Small although beautiful, Sikkim in the eastern Himalayas offers perfect views of the snow-capped mountain peaks, verdant valleys, rich culture, delightful cuisines and luxuriant flora & fauna. Sikkim state is landlocked borders with Nepal in west, Bhutan in the east and Tibet in the north.
We read about it in our geography books and looked at its photographs very many times; but it’s a different story altogether when you get to visit it in real. That’s Mount Kanchenjunga; the crowning glory of Sikkim. The third highest mountain in the world is a spectacle and promises to offer its splendor in grace and style.
Varsha Pillai and her better half Ranjit NT had a good fortune of vacationing at Sikkim. Varsha is a journalist, who loves to travel and when her restless mind takes a breather she also writes. Ranjit, when he is not working, loves to travel and take pictures which make him the perfect travel partner for his wife! All pictures carried in this blog post have been shot by Ranjit / Varsha. Varsha shares with us her exploits in Sikkim.
Back in 2005, a much younger me dutifully followed my folks on their vacation to the north-east, more particularly to the state of Sikkim. Our visit during the winter meant that we went back to our hotel rooms rather early. But now after more than 5 years, the better half and I decided that Sikkim deserved a proper visit…a second time round. Our flight to Bagdogra was quite uneventful, except the part where the pilot asked us to keep a lookout for the Kanchenjunga Mountains, which if we were lucky could be seen from the aircraft. Bagdogra has helicopter shuttles to Gangtok, but these have to be booked in advance and plus there are only a few between the day. So we decided to stick to a cab ride which takes some five hours to get to Gangtok. The ride albeit dusty gave us the opportunity to stare and take in the beautiful sights of the River Teesta.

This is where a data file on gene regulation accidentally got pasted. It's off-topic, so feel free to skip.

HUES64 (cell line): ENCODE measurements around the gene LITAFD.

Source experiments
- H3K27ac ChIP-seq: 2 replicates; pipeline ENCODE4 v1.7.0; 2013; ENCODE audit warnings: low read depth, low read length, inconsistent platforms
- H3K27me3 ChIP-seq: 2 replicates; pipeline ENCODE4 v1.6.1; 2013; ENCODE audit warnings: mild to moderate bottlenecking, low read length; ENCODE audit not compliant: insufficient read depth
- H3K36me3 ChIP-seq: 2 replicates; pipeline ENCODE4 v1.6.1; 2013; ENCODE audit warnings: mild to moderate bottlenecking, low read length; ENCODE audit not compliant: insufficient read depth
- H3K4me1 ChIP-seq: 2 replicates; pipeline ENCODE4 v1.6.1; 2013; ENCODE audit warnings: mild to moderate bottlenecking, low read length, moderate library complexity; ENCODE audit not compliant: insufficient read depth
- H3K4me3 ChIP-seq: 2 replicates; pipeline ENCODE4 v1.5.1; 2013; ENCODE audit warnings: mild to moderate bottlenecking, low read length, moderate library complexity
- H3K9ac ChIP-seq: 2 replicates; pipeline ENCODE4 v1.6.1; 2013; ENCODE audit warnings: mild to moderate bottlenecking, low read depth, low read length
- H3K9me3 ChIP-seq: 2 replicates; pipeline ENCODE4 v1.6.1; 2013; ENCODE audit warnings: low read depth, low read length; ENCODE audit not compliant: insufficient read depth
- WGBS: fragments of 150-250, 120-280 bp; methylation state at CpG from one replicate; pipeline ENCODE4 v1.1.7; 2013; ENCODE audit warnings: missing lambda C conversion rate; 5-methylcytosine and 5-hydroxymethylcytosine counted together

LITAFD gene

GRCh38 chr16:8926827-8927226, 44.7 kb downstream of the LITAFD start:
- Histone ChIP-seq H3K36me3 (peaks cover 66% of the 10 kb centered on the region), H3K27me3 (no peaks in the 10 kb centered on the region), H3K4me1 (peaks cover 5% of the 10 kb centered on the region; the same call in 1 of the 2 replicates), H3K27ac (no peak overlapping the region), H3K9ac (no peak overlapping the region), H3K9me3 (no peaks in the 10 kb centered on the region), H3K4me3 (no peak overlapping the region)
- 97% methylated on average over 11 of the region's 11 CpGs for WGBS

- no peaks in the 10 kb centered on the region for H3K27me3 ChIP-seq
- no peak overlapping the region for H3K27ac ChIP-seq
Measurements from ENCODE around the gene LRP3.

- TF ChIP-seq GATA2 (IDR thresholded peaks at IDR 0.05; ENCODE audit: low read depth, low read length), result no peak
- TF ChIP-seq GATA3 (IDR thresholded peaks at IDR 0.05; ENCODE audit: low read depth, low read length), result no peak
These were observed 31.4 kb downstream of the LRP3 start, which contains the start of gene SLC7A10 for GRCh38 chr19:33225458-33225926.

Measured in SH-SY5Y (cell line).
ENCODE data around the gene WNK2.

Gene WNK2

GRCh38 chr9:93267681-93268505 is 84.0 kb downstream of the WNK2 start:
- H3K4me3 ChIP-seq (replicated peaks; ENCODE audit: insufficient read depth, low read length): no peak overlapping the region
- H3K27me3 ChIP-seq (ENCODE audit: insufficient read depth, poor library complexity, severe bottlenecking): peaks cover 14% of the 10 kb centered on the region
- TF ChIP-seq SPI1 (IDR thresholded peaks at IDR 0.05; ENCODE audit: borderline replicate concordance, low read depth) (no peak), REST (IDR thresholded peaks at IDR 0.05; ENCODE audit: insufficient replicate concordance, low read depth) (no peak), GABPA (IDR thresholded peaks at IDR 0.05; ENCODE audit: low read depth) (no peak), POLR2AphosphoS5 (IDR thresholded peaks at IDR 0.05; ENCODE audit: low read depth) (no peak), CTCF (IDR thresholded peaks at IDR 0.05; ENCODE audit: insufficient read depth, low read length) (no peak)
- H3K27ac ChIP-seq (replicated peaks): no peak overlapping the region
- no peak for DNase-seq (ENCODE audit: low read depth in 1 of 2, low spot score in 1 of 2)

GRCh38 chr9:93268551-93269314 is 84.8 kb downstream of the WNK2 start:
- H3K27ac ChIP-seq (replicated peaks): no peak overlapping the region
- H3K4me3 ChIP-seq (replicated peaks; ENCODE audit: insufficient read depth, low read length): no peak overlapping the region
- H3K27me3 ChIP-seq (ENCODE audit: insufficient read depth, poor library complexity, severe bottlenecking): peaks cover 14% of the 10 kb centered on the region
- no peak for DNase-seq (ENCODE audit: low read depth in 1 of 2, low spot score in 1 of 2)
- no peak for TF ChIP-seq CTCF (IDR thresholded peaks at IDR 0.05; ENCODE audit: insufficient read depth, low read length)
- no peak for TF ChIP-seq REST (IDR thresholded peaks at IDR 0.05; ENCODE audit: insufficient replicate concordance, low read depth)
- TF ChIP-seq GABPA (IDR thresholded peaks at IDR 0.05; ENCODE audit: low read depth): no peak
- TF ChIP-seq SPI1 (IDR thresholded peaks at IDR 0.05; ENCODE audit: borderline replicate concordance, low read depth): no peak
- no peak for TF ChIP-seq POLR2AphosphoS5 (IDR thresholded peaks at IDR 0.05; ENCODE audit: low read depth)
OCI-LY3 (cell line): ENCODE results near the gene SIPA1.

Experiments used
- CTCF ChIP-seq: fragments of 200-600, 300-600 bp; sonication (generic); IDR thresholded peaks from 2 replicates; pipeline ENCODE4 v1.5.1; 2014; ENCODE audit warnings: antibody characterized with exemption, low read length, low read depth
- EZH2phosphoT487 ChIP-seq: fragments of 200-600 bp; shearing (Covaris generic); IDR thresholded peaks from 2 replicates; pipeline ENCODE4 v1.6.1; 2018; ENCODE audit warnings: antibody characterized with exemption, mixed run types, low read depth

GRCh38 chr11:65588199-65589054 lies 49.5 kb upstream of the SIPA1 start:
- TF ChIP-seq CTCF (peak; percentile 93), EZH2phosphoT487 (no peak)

We alighted at MG Road, the center of the hustle and bustle of Gangtok city. Quite like a movie set, the road boasts of green park benches, street lamps and flowers. Also it’s a walker’s paradise since vehicles are not allowed on this cobbled street. Since the sun sets early here, the party too starts early. So after checking in at our hotel, we left to explore the delights of Gangtok. There are quite a few decent eateries and restaurants on MG Road so foodies can explore quite a bit and also try out some of the local beers for example Dansberg and Hit.
Day two was scheduled for a drive up to Nathula Pass, the old Indo-Sino silk route. Comfortably perched up at a height of 14,140 ft, it means traversing the distance via road. Give a little thought to the Border Roads Organization, who has been entrusted with the cumbersome job of repairing and restoring the roads that are often left to the mercy of nature (landslides, rain and snow!) On the way we caught sight of the Tsomgo Lake (popularly known as Changu Lake), during my last visit I couldn’t see the Lake, it was completely snowed in and all I saw was a place covered by ice. On reaching Nathula Pass, we had to walk slowly and take measured breaths since our bodies were still getting adjusted to the height and the reduction of oxygen around us. (Here’s a word of advice –once at Nathula Pass ensure that you slow down else you will end up feeling lightheaded. ) Our patience paid off, and there we were at one of the borders of India, watching the tri-colour flying proudly.
more on Sikkim to follow….